Krista Bessinger -- Vice President, Investor Relations

Great. Thank you and we're ready for the next question please.

Operator

Next question comes from Heath Terry from Goldman Sachs. Your line is open.

Heath Terry -- Goldman Sachs -- Analyst

Great. Thanks. Ned, wondering if you could just give us a bit of a sense of the 20% increase in OPEX this year. How much of that would you characterize as defensive sort of related to the trust and safety and health issues and regulatory issues around the platform versus investment in many of the product areas that Jack has talked about that would be driving growth in either users or monetization? And then as we think about mDAU growth over the course of this year, obviously some conversation earlier about the events that you're comping against with the last year, is there even just sort of qualitative directional way that we should be thinking about or that you're thinking about how mDAU growth should look for, for the year ahead?

Ned Segal -- Chief Financial Officer

Thanks, Heath. On the first question, we don't feel like any of the investments that we're making this year are coming with a defensive lens. We feel really clear about our strategy. We feel really good about the execution we delivered in a record year from a revenue and profitability perspective in 2018.

But we still feel like there's lots of work to do against those same priorities. So probably, one, I just want to make sure you think about the lens that we look at it from, which is one of confidence and the same consistency around the strategy. You asked where the dollars are going. And on the call, and I'd just remind you, health is the No.

1 priority. But it's not just from an investment dollars perspective, it's from a mindset perspective and where people spend their time, whether they're working on onboarding or they're working on more proactive enforcement of our policies. On mDAU growth and how it might evolve over the course of the year, we're not going to guide to how mDAU is going to grow. But we do think that the product changes that Jack has talked about and the events that go on in the world at any given time, they ought to cause DAU to continue to grow.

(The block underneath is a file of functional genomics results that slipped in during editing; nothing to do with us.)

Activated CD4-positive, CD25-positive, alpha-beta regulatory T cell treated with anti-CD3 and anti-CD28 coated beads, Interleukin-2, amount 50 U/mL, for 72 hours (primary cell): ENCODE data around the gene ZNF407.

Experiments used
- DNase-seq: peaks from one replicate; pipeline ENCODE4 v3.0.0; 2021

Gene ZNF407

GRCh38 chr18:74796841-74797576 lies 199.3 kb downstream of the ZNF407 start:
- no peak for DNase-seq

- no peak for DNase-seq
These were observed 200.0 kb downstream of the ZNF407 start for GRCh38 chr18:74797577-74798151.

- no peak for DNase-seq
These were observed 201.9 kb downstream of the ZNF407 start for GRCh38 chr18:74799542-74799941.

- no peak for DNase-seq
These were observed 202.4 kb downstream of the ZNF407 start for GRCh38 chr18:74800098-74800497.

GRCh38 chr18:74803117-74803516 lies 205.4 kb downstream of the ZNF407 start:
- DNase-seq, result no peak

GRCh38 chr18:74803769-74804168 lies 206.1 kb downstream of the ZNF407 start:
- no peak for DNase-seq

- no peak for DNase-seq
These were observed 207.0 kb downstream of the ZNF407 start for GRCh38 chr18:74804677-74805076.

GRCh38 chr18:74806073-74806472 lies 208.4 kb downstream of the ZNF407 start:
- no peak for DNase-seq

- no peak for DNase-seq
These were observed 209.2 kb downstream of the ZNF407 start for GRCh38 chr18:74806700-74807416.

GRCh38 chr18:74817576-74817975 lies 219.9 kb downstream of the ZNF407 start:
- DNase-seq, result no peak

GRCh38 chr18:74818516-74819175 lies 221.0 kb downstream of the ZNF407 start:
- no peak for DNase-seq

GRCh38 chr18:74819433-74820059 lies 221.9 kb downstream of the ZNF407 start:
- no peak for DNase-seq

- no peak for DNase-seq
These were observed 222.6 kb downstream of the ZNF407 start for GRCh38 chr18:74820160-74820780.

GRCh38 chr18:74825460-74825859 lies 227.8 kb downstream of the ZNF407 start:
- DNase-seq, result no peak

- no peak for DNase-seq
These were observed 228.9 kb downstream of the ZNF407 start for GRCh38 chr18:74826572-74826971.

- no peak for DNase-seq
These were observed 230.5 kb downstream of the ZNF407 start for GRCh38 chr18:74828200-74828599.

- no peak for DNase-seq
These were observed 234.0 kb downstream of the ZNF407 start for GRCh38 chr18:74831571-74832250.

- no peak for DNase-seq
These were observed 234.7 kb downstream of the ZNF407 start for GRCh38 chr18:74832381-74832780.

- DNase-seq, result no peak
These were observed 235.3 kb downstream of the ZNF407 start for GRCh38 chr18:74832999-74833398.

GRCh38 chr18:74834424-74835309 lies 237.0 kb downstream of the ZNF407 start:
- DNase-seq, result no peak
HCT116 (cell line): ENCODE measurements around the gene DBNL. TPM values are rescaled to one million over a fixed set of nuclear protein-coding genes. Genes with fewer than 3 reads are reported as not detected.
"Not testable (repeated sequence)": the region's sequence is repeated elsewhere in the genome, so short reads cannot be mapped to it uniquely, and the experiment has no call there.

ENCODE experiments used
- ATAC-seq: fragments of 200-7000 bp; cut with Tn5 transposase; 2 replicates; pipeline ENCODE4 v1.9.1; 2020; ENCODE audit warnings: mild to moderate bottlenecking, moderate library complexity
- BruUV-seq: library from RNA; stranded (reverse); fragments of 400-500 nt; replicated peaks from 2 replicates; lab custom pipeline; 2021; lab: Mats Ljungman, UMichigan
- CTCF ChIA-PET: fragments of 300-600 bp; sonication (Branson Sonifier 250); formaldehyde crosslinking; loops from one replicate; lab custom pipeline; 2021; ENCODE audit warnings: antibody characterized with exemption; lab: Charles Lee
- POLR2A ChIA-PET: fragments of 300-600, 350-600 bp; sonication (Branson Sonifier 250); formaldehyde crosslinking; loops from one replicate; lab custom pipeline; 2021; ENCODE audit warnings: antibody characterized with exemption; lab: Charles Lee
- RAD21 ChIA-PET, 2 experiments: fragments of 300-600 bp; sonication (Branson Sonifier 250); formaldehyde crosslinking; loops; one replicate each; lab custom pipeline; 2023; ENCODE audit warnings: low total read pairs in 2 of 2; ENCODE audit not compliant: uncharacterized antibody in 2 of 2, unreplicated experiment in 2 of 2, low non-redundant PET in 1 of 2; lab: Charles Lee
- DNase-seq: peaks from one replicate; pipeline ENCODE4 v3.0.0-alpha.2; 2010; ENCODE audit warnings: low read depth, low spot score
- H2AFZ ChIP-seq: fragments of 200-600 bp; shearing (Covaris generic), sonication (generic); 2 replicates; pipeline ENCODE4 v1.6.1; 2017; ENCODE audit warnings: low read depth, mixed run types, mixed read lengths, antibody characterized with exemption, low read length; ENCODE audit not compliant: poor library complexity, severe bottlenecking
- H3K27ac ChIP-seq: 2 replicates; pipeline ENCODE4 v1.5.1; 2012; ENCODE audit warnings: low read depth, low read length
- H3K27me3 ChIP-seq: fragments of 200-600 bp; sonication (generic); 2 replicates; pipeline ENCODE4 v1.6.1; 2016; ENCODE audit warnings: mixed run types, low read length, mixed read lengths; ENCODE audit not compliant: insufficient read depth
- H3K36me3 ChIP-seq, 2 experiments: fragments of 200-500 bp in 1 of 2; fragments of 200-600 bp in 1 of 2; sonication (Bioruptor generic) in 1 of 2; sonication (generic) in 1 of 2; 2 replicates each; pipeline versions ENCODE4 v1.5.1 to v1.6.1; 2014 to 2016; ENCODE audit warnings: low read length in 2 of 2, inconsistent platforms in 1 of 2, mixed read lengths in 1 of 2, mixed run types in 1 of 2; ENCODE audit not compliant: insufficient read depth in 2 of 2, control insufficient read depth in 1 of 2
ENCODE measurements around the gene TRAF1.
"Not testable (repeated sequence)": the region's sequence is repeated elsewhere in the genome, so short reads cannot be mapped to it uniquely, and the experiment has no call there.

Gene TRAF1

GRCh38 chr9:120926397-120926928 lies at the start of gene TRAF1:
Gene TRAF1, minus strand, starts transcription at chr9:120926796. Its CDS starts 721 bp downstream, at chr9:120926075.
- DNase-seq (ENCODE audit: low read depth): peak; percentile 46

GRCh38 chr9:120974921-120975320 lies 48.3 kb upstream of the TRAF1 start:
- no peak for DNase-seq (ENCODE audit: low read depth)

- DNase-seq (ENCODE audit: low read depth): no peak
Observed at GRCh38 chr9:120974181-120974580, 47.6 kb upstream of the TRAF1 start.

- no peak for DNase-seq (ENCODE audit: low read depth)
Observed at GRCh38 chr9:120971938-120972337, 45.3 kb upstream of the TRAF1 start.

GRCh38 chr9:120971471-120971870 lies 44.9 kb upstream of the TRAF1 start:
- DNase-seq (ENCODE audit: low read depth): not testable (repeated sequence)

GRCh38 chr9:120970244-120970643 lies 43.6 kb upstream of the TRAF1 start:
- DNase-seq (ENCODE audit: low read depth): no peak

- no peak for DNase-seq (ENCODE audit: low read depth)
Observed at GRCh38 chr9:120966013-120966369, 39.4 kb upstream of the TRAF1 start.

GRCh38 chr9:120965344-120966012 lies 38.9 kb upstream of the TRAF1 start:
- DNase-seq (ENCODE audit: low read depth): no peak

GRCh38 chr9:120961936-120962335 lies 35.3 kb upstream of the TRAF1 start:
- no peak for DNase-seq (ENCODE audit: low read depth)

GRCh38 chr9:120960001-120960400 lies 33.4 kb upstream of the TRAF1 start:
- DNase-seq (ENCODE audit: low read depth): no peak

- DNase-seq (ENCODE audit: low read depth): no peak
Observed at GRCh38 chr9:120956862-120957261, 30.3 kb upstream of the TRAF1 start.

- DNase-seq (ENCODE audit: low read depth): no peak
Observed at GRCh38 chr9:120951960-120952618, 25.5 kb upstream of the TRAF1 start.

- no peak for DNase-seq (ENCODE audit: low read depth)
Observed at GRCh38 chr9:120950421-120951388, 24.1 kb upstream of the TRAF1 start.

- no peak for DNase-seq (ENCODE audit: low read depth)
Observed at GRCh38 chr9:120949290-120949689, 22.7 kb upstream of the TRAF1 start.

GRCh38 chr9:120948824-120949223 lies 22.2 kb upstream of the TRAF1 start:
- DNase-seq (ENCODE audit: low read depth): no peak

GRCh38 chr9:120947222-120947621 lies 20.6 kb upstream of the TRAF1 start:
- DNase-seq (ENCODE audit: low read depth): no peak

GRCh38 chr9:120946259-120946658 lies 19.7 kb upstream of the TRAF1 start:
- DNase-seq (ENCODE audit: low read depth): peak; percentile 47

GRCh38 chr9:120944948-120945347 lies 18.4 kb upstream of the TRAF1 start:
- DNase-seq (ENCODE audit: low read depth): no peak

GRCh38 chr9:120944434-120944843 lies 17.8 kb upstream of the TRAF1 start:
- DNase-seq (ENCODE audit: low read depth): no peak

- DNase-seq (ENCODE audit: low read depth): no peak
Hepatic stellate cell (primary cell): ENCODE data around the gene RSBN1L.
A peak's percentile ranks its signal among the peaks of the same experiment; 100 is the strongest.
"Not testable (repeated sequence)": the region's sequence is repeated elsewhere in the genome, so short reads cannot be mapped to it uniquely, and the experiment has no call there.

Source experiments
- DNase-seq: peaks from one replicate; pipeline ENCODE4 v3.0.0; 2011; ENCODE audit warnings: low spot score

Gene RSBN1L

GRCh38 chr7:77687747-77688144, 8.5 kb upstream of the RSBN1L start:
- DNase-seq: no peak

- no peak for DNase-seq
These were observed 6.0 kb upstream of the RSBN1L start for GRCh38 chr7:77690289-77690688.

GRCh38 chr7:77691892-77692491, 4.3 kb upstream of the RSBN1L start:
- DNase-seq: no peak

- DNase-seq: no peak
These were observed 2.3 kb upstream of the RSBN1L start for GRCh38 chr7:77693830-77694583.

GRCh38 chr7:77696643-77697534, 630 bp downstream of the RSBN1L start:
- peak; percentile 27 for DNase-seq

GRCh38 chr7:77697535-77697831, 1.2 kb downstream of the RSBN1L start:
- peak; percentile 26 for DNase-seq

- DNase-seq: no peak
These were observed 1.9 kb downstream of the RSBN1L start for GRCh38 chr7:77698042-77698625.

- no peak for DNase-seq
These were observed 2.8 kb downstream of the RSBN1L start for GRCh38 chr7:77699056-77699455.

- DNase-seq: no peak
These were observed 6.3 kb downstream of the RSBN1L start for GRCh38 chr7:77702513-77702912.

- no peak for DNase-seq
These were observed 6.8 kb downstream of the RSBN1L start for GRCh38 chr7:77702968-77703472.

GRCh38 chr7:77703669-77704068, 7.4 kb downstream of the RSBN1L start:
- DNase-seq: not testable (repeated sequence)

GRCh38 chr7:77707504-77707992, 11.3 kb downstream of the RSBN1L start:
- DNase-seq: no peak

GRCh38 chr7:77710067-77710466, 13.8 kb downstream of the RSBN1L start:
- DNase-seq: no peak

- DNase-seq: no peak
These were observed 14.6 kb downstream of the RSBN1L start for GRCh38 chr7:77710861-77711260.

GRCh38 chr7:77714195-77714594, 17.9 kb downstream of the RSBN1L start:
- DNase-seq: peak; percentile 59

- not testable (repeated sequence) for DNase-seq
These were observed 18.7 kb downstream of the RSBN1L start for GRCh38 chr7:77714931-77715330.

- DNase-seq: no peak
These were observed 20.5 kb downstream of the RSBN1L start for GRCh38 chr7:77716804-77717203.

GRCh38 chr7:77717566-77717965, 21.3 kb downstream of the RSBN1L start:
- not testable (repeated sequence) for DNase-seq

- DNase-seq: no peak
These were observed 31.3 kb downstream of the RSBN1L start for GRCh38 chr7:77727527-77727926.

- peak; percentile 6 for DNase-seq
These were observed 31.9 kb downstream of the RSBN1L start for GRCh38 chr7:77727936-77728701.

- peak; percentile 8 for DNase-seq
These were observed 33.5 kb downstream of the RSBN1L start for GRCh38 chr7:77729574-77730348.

And it's our job, when people do come to Twitter, to make sure we help them find what they're looking for better and better so that the DAU continues to grow.

Heath Terry -- Goldman Sachs -- Analyst

Great. Thank you.

Krista Bessinger -- Vice President, Investor Relations

Thank you. Next question please.

Operator

Your next question comes from Mark Mahaney from RBC Capital Markets. Your line is open.

Mark Mahaney -- RBC Capital Markets -- Analyst

Thanks. Maybe just two questions. One, this data point about being 3 times more effective in terms of enforcement on reported content, could you just talk about how you're able to do that? And is that just, I don't know, raw use of resources, human resources? Or is there an AI solution here? Just talk about how you're able to do that. And then I guess, the second question is to do back with the expense outlook for the year.

It seems pretty consistent with the expense growth that you've had recently. It's just that Q1 outlook, the profitability outlook suggests that the spend growth is greater than. Is there any particular reason why expense growth will be stronger in Q1 versus the rest of the year? Or is that just the normal vagaries of expenses?

Jack Dorsey -- Co-Founder and Chief Executive Officer

Thanks, Mark. So it's a mix. We're getting better at applying machine learning and artificial intelligence to our internal tools to help our internal agents be a lot more effective. We're also delivering more product changes as well that allow us to better prioritize our queues, so we can move a lot faster and recognize the severity of reports much earlier so that we can act upon them.

So a lot of our work is not only on the product side, but making sure that the tools that our agents use enable them to be a lot more efficient, a lot more effective. And still looking for opportunities to minimize air rates and also make a much more rigorous appeals process that people can trust and understand how to quickly appeal any decision that we might make in there.

Ned Segal -- Chief Financial Officer

Your second question, Mark, was about expenses and the ramp. So you end up with expenses growing more in the first quarter than they might in any given period. That can just happen based on when the hiring happens in previous periods. So we accumulated a larger team over the course of last year.

And you bring that whole expense base into the first quarter, you had merit increases and other things on top of that and you end up with the expense growth potentially being higher on a percentage basis. But that approximately 20%, that's a better number for the full year.

Mark Mahaney -- RBC Capital Markets -- Analyst

OK. Thank you.

Krista Bessinger -- Vice President, Investor Relations

Thank you. Next question please.

Operator

Your next question comes from Anthony DiClemente from Evercore. Your line is open.

Anthony DiClemente -- Evercore ISI -- Analyst

Good morning and thank you. Ned, I don't think anyone has asked on CAPEX. Your outlook calls for a step-up in '19. Maybe just a little bit on how we should think about infrastructure build or drivers of CAPEX this year.

And then for Jack, I listened to your Bill Simmons interview a couple of weeks ago, which was great. At one point in that interview, you made a really interesting and persuasive argument in favor of the power of text, the speed of text. I think you even suggested that you could convey more emotion and thought with text as opposed to video. But when we look at your business, the video ad formats are the fastest-growing ad format.